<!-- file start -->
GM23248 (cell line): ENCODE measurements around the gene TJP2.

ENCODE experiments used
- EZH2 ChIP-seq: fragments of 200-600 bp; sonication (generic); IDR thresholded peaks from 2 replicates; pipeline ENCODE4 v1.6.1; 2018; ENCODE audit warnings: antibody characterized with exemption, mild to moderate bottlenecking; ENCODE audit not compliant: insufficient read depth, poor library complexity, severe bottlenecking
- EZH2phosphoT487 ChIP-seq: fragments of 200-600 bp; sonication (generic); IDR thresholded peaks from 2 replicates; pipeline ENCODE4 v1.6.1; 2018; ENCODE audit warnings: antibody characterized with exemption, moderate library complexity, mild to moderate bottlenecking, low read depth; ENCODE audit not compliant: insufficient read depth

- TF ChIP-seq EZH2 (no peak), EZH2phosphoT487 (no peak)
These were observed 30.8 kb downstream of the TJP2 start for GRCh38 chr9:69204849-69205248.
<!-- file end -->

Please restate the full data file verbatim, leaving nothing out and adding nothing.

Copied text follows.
GM23248 (cell line): ENCODE measurements around the gene TJP2.

ENCODE experiments used
- EZH2 ChIP-seq: fragments of 200-600 bp; sonication (generic); IDR thresholded peaks from 2 replicates; pipeline ENCODE4 v1.6.1; 2018; ENCODE audit warnings: antibody characterized with exemption, mild to moderate bottlenecking; ENCODE audit not compliant: insufficient read depth, poor library complexity, severe bottlenecking
- EZH2phosphoT487 ChIP-seq: fragments of 200-600 bp; sonication (generic); IDR thresholded peaks from 2 replicates; pipeline ENCODE4 v1.6.1; 2018; ENCODE audit warnings: antibody characterized with exemption, moderate library complexity, mild to moderate bottlenecking, low read depth; ENCODE audit not compliant: insufficient read depth

- TF ChIP-seq EZH2 (no peak), EZH2phosphoT487 (no peak)
These were observed 30.8 kb downstream of the TJP2 start for GRCh38 chr9:69204849-69205248.